Day of Silence Raises Questions

The Gay, Lesbians, and Straight Education Network’s Day of Silence – a day when students stay quiet the entire day to bring attention to injustice – was held at BASH April 11th sponsored by the school’s Gay Straight Alliance.

However, some students are speaking out now about administrative changes made to cards students wore explaining why they were remaining silent. Some say the changes amounted to censorship. Administrators say the changes were made to make the day more inclusive.

The Day of Silence is an annual youth-led movement that occurs in multitudes of middle schools, high schools, colleges, and universities in the U.S.

In order to inform other students and teachers about their vow, participants wear and/or carry a Day of Silence card with them throughout the day. The cards traditionally read:

“Please understand my reasons for not speaking today. I am participating in the Day of Silence, a national youth movement bringing attention to the silence faced by lesbian, gay, bisexual, and transgender people and their allies. My deliberate silence echoes that silence, which is caused by anti-LGBT bullying, name-calling, and harassment. I believe that ending the silence is the first step toward building awareness and making a commitment to address these injustices. Think about the voices you are NOT hearing today.”

However, BASH administration mandated that the cards worn by students at BASH make the following changes:

“bringing attention to the silence faced by lesbian, gay, bisexual, and transgender people and their allieswas changed to “indicating an appreciation for the silence faced by lesbian, gay, bisexual, and transgender people and their allies”.

• “which is caused by anti-LGBT bullying, name-calling, and harassment” was changed to“which is caused by harassment, prejudice, and discrimination”.

• Administration also deleted, “Think about the voices you are NOT hearing today.”

Some members of the LGBT club say the cards were revised to avoid directly stating that anti-LGBT bullying is present and overlooked, denying the existence of it.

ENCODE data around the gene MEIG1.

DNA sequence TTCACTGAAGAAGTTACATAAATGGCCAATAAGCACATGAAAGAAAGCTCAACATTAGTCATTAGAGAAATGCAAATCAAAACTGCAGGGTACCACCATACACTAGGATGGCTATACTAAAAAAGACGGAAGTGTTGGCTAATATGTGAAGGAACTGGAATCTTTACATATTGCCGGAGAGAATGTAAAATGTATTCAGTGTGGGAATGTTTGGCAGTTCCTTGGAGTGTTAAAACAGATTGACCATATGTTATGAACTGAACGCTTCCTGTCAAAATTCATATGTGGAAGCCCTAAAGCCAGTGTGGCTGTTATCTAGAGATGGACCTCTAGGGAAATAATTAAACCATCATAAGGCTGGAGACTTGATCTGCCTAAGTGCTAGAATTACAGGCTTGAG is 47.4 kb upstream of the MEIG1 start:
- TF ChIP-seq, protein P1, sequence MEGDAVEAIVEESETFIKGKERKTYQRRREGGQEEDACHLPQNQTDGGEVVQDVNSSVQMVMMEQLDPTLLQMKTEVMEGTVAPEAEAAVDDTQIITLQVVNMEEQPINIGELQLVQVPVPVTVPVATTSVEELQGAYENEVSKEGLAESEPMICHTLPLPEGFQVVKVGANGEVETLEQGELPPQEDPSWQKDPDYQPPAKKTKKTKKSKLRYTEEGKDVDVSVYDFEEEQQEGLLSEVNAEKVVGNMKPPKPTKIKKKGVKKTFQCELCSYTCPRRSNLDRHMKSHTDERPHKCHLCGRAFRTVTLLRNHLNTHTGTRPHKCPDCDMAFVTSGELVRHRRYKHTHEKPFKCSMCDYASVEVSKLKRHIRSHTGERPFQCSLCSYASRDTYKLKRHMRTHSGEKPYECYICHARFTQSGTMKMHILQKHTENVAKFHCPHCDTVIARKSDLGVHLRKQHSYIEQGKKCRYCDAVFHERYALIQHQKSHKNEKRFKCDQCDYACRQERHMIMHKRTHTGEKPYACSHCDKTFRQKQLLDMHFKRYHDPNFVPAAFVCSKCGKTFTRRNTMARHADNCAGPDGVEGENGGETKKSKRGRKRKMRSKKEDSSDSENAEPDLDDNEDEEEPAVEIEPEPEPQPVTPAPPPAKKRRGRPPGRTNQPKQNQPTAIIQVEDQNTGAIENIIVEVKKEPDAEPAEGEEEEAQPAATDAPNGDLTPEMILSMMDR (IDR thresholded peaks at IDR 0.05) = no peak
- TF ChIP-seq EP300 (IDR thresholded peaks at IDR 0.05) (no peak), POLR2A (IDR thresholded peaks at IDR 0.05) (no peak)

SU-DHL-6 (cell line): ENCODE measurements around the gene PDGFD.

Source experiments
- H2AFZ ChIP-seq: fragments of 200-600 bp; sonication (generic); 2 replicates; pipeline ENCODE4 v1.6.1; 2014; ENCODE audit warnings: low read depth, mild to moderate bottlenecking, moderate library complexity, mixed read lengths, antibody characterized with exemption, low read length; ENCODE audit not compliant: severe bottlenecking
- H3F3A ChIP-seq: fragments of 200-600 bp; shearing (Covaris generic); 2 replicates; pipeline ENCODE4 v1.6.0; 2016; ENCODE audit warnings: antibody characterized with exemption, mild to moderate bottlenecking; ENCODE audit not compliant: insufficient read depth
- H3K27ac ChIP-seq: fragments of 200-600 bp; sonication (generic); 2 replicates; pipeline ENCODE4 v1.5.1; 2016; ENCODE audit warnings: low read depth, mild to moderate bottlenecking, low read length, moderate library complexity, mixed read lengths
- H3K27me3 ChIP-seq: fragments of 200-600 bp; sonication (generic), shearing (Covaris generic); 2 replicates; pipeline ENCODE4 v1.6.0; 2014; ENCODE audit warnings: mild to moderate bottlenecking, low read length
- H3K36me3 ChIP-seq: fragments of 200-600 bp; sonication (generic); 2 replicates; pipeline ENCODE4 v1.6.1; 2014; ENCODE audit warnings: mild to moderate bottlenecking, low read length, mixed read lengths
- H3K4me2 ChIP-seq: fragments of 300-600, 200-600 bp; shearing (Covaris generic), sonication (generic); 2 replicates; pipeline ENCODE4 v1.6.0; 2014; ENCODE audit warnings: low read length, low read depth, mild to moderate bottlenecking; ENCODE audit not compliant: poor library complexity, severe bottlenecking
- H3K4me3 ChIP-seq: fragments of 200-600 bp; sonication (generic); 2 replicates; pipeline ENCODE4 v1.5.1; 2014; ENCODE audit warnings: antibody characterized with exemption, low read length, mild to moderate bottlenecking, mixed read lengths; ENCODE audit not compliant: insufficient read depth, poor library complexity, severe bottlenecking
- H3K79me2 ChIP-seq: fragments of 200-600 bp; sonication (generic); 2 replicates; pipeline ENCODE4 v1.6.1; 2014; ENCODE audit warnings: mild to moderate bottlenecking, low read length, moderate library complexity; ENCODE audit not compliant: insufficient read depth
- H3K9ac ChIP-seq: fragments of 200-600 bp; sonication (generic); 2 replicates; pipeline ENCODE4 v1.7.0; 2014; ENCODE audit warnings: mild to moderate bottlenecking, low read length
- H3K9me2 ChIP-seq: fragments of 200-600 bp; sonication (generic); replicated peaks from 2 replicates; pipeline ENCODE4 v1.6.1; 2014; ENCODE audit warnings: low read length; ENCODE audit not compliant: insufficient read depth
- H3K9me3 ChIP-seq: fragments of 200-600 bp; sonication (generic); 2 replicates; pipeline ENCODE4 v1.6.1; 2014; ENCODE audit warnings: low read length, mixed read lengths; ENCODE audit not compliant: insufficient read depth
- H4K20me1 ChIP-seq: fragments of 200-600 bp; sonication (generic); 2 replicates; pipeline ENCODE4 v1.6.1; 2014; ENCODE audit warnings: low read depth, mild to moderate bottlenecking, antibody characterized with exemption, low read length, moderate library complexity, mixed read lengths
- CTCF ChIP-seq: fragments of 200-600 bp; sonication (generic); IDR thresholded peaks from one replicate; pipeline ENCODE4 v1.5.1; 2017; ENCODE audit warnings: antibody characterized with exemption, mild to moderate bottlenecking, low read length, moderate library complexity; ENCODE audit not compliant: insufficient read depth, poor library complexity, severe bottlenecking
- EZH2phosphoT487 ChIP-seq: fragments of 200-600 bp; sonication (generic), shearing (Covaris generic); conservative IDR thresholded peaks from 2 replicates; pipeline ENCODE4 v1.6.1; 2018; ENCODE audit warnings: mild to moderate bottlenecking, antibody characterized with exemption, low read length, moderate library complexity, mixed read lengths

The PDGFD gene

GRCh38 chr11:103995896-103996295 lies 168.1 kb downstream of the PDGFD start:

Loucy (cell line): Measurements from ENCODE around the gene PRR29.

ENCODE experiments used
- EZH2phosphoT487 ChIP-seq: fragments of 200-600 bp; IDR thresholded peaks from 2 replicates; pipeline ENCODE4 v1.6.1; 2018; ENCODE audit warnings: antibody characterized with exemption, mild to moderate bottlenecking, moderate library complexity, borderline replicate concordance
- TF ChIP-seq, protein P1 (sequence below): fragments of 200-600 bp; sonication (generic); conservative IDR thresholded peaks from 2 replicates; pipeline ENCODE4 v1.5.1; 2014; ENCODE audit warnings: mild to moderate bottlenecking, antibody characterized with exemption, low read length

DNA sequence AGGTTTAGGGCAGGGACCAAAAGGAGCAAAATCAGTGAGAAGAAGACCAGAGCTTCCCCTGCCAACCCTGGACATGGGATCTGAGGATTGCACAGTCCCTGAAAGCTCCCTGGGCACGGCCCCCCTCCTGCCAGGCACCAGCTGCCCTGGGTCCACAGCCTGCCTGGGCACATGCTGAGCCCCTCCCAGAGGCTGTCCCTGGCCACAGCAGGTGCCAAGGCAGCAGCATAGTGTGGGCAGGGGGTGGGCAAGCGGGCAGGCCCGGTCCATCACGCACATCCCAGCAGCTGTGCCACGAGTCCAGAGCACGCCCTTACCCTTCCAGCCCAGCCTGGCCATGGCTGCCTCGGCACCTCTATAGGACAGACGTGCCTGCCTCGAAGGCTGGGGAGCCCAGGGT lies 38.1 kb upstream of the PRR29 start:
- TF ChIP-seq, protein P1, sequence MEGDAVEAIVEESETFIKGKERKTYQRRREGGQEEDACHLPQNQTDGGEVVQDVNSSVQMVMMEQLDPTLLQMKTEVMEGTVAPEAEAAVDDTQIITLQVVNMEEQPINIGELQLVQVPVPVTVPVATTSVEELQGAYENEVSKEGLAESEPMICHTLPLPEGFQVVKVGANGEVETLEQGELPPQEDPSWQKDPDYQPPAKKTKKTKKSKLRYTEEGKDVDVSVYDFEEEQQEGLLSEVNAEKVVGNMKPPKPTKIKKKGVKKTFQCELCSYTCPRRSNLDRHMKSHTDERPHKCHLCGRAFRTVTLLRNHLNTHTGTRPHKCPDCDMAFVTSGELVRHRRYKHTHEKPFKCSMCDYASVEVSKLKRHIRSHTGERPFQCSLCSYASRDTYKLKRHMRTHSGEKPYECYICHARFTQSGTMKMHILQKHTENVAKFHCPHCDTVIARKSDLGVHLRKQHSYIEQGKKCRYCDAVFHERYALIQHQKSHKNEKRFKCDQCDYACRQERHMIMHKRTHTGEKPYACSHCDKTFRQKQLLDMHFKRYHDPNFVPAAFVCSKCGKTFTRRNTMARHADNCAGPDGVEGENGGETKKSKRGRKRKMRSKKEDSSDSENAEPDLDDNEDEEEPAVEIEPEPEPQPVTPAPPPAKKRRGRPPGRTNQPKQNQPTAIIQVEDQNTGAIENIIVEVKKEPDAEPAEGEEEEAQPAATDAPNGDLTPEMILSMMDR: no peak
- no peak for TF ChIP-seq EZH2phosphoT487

“The censorship of the DoS cards is exactly what Day of Silence exists to prevent; however, the cruel irony of being silenced while trying to end the silence faced by LGBTQ students like myself was, sadly, to be expected,” said GSA club member Emily Sterner. “The school is making quite a grand claim by calling themselves a No Place for Hate school, because it is reasons like the censorship of Day of Silence that causes LGBTQ students to live in fear when they should be protected.”
BASH Principal Dr. Brett Cooper says the changes were made not to censor but to make the day more inclusive. The cards were revised a few years ago for the high school’s first Day of Silence, he said, not to modify or hide the bullying, but to instead extend the Day of Silence to match the umbrella of No Place For Hate, the school’s anti-bullying campaign.

“The purpose of No Place for Hate,” Dr. Cooper explains, is not to ‘claim there is no hate’, but to acknowledge it and work to resolve it.”
The Day of Silence began in 1996, at the University of Virginia, and has grown across the nation, featuring more than eight thousands schools participating today. The movement is expected to continue growing and reaches out to more students every year. Its slogan is, “What will you do to end the silence?”

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